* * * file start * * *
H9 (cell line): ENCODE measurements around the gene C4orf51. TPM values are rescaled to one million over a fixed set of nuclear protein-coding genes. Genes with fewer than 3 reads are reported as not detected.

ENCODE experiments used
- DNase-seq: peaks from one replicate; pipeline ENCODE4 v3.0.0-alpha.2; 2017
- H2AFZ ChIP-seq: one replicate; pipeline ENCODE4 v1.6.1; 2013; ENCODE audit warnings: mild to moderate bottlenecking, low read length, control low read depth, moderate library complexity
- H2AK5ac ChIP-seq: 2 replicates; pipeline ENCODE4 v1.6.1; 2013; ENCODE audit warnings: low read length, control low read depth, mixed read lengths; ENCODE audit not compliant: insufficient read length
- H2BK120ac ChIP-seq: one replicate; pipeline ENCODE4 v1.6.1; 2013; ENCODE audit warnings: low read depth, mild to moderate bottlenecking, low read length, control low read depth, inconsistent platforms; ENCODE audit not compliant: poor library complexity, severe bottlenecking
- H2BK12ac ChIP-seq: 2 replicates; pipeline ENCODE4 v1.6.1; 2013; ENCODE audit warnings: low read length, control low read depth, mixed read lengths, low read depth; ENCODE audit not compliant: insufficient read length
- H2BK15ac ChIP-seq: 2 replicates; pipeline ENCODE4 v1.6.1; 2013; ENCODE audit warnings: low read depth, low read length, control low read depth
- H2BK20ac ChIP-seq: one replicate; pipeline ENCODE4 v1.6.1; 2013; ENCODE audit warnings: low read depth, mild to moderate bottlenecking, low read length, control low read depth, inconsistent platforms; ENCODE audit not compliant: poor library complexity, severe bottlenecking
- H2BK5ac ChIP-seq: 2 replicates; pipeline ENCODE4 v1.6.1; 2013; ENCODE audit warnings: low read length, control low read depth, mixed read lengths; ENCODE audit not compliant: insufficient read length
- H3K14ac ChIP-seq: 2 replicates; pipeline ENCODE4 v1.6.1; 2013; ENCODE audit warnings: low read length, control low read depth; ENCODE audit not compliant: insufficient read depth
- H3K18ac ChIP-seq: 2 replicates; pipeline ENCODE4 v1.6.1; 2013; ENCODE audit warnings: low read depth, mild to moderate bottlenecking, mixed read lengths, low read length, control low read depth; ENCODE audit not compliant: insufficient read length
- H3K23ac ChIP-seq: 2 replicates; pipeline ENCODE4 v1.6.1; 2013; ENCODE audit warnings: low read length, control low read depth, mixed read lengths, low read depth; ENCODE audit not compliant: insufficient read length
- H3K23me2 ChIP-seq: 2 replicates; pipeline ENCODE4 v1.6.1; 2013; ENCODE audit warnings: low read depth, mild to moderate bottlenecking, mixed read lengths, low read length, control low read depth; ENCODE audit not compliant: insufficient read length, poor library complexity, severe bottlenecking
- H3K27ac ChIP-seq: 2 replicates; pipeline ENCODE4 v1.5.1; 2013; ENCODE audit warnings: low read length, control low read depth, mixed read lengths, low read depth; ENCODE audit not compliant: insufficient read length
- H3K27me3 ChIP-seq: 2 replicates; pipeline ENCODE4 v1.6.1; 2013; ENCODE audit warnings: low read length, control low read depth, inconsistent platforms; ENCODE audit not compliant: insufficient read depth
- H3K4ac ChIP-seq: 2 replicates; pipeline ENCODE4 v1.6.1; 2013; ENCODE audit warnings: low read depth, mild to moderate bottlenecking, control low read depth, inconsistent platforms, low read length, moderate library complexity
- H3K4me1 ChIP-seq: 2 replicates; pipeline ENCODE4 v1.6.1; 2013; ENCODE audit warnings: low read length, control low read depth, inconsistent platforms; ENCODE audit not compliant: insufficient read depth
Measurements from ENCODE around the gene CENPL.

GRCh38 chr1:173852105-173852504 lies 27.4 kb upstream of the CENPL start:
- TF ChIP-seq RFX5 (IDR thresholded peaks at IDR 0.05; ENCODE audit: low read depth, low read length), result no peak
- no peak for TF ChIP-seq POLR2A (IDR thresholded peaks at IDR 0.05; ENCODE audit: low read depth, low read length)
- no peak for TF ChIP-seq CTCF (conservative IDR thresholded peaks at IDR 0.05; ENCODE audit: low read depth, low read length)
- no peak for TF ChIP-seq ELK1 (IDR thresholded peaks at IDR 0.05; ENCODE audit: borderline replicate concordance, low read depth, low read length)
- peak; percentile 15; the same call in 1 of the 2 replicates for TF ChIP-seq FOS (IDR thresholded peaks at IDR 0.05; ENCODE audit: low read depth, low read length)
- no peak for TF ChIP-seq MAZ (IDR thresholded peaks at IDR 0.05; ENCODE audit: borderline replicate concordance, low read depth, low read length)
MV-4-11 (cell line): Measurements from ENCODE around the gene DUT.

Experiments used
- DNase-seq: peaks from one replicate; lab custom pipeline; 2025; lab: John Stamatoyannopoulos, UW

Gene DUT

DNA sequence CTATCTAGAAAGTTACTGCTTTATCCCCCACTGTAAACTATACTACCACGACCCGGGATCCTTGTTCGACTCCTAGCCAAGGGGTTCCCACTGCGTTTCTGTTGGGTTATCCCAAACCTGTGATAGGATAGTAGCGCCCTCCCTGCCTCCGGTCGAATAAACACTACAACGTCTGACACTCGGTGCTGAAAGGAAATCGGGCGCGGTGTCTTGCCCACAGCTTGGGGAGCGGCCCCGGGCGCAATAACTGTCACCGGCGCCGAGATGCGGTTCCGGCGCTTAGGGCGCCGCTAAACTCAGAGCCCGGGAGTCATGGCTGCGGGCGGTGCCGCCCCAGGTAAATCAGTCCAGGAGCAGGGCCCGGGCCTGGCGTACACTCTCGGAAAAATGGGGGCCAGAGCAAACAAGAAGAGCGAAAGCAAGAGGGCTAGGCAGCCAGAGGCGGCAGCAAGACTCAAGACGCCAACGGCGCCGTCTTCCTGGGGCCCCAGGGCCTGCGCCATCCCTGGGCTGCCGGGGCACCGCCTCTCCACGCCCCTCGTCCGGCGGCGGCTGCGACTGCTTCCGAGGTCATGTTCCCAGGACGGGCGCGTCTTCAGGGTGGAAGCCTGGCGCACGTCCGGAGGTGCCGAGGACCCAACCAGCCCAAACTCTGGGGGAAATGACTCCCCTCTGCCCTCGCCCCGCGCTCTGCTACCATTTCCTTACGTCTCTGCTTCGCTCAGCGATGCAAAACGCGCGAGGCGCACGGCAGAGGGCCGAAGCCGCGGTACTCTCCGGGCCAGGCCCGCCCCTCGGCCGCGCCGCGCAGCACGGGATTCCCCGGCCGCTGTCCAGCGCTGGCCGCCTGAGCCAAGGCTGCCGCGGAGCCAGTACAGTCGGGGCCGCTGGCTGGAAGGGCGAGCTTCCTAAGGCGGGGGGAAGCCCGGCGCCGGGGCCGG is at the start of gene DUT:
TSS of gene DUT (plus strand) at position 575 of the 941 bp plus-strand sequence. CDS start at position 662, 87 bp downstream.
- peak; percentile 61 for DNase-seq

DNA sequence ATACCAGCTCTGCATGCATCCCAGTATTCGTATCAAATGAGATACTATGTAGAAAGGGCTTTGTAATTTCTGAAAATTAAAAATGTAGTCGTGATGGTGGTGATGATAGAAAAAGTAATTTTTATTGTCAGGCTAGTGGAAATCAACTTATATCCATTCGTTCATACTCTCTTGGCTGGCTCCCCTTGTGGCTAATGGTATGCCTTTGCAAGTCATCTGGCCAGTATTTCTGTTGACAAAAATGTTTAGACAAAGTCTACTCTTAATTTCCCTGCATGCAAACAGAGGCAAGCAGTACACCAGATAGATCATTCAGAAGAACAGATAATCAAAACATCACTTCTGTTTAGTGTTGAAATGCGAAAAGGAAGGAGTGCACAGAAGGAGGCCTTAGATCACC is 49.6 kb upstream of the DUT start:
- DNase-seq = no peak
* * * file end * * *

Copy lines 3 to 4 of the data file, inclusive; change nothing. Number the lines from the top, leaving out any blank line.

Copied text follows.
- DNase-seq: peaks from one replicate; pipeline ENCODE4 v3.0.0-alpha.2; 2017
- H2AFZ ChIP-seq: one replicate; pipeline ENCODE4 v1.6.1; 2013; ENCODE audit warnings: mild to moderate bottlenecking, low read length, control low read depth, moderate library complexity